Rob Masson has always been seeing new business opportunities. “You are never an entrepreneur, you’re just always in practice,” he says. His first venture was a software business that he started as an 18-year-old at college. At the dawn of the internet age, he started a web development agency and built e-commerce systems. And four years ago, as he was in the earn-out period after exiting the agency, he saw another big opportunity – in data protection.
There was confusion and misconceptions as to what organisations were required to do prior to GDPR coming into force on 25 May 2018, with a massive ensuing demand for consultancy and presentations.
But Masson saw that once GDPR was in place, demand would switch to finding people with the skills and knowledge about data protection. “The UK market alone was going to require in excess of 15,000 data protection officers to meet the new regulatory requirements, but there were only around 5,000 in existence.”
The DPO Centre, which he founded in 2017, places data protection officers (DPOs) on a fractional basis – anywhere between one to eight days per month – into companies. And it took off from 26 May 2018, when GDPR became law. “We have grown vertically ever since,” he says. “The company has doubled its revenues each year. By 2026, we will hit £39m in revenues and we are tracking that curve. We are at the start of the hockey stick.”
Currently, it has 36 employees but, says Masson, “we can’t grow the team fast enough. Recruitment is our biggest problem.”
The pool of experienced DPOs in the UK is not that large and the DPO Centre is seeking to recruit ready-made DPOs. “There are plenty of people with specialist knowledge of privacy and data protection but we need people who understand the commercial aspects, who can deliver on site as a part of each client’s team, providing advice according to each client’s risk appetite and profile.”
The majority of the DPO Centre’s customers are medium-sized businesses who are finding the regulatory complexities in this area increasingly problematic to manage in-house.
In addition, some corporates are also starting to look to outsource their data protection department – and landing such contracts will further accelerate growth. “We will start to nip at the heels of the large professional advisory firms,” says Masson. “We will be 300-strong in the next three years and our expertise will be focused on data protection.”
He emphasises that the value for companies of getting data protection right is not about mitigating reputational risk and avoiding fines arising from data breaches. “Do it well and you build trust and engagement and loyalty among your customers. It creates business value.”
If GDPR was a catalyst, regulatory divergence in data protection laws created by the UK’s exit from the EU is also proving to be a spur to growth. “Brexit has been a massive bonus,” says Masson. So too has been the burgeoning of such legislation in other nations. “It’s so important for us to keep scaling our team so we can keep creating an ever-deeper pool of global knowledge about data protection.”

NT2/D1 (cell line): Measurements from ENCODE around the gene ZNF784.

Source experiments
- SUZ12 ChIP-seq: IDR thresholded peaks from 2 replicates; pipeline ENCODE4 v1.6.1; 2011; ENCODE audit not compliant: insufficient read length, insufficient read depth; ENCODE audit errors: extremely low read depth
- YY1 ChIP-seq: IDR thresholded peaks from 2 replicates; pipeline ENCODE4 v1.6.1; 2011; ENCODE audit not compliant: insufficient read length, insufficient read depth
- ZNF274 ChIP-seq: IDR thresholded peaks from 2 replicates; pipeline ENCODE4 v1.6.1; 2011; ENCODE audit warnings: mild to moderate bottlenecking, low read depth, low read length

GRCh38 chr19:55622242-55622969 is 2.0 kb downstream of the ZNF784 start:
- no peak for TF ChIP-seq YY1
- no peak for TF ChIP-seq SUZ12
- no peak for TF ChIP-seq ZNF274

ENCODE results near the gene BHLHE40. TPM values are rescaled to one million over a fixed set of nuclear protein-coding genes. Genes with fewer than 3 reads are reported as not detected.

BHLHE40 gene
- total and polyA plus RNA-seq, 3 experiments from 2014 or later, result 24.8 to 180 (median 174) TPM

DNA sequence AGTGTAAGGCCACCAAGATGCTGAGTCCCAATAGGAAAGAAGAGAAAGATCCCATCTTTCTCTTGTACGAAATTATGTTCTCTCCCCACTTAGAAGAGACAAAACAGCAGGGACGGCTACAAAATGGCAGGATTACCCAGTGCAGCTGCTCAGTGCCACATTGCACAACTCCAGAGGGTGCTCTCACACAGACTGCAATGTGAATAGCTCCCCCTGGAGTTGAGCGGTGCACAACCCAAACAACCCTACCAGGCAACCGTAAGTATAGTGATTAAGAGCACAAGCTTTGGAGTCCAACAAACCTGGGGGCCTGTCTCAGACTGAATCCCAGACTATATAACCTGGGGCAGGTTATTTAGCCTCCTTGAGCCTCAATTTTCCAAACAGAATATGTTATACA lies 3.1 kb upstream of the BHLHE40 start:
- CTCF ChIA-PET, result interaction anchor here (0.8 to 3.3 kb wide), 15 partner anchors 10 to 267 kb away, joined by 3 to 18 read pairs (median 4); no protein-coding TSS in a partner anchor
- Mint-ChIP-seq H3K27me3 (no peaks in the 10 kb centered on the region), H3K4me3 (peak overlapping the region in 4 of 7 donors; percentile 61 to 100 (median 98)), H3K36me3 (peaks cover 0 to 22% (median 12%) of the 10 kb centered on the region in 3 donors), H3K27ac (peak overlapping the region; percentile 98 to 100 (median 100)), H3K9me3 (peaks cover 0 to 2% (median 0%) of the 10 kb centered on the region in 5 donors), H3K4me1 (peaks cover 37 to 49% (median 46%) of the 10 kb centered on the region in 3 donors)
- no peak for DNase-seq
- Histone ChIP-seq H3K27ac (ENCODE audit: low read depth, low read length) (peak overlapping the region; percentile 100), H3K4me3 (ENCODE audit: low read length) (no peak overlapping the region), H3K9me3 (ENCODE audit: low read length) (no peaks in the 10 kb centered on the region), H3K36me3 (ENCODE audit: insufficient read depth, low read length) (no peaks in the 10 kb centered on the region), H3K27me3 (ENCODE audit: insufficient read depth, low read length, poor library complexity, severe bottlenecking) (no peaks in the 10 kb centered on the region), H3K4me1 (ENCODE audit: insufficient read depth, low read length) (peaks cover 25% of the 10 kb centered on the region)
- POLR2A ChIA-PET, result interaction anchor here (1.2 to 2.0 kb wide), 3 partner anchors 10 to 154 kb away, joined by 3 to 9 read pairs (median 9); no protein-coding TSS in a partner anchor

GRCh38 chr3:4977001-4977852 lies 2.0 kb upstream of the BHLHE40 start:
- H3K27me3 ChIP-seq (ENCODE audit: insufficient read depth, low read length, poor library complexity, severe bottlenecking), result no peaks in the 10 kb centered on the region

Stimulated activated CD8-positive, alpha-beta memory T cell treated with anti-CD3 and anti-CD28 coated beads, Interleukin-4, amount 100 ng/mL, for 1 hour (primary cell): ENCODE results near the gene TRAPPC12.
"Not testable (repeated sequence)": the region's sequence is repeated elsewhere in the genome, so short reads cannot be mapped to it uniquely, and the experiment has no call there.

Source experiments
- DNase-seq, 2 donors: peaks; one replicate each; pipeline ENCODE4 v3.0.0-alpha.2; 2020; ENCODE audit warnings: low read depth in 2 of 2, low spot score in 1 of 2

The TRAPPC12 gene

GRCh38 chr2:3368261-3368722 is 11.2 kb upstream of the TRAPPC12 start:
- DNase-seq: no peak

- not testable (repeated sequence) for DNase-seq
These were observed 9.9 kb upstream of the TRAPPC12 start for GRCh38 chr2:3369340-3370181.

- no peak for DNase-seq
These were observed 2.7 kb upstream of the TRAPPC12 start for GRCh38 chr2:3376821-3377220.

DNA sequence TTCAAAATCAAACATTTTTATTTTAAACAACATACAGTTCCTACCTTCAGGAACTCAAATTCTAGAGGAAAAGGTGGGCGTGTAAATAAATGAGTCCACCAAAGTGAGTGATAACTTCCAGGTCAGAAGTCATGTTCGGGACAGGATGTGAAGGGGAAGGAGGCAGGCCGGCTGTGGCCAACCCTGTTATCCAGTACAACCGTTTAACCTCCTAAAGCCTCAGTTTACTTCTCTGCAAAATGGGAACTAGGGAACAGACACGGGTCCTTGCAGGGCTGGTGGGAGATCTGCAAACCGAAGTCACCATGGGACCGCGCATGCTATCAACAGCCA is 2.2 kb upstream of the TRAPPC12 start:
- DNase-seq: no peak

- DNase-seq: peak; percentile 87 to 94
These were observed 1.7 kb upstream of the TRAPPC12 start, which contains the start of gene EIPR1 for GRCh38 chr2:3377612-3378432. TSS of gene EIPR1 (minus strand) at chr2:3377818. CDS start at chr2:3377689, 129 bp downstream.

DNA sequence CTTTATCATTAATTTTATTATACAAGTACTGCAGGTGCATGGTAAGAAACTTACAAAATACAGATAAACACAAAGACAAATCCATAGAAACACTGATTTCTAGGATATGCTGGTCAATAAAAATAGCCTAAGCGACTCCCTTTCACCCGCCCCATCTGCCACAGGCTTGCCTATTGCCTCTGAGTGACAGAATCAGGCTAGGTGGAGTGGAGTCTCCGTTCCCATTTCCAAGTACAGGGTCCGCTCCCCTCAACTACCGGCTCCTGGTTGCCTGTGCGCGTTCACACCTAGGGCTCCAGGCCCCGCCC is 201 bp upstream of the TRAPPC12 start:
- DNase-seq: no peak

The Covid pandemic has also been good for the DPO Centre as the transition to working from home threw up new data protection issues that privacy professionals had to deal with.
“It reinforced how dynamic and adaptable data protection practices and frameworks need to be,” says Masson. In many cases, data processing is occurring at home, making it much harder to apply the appropriate ‘technical and organisational measures’ that the law demands and to respond fully to individuals’ rights requests.”
So when Covid first hit, Masson doubled down on marketing and branding, introduced new initiatives and switched from face-to-face event led marketing to a fully digital one. The company’s last full year results showed 91% growth in revenue, 102% growth in EBITDA and 106% growth in headcount.
Masson is on the Scaleup programme run by Scale Up New Anglia. “Every business has its glass ceilings and so the programme enables me to exchange ideas and experiences with other business leaders who are also looking to break through theirs,” he says. “I always want to engage with external partners – you never know everything. No matter how experienced you are, you have a limited view. ” In the same spirit, he has assembled an advisory board as “a resource that helps to expand our perspective.”
The DPO Centre has offices in Ipswich, London and Dublin along with a network of ‘establishments’ in all 27 EU member states (which provides a postal and visiting address – “more than a brass plaque but not a fully-manned office” is how Masson describes them). Looking further afield, Masson says that he is attracted by the potential in the Middle East, Latin America and Australasia but for now the UK will remain the prime market. “There are 60,000 businesses here employing more than 50 people who arguably need to have a DPO. We reckon our market share is 0.6 per cent at present. That’s a massive opportunity for us to go after. We have a defined business plan – we just need to scale it.”
"The company has doubled its revenues each year. By 2026, we will hit £39m in revenues and we are tracking that curve. We are at the start of the hockey stick."
Rob Masson, CEO, DPO Centre
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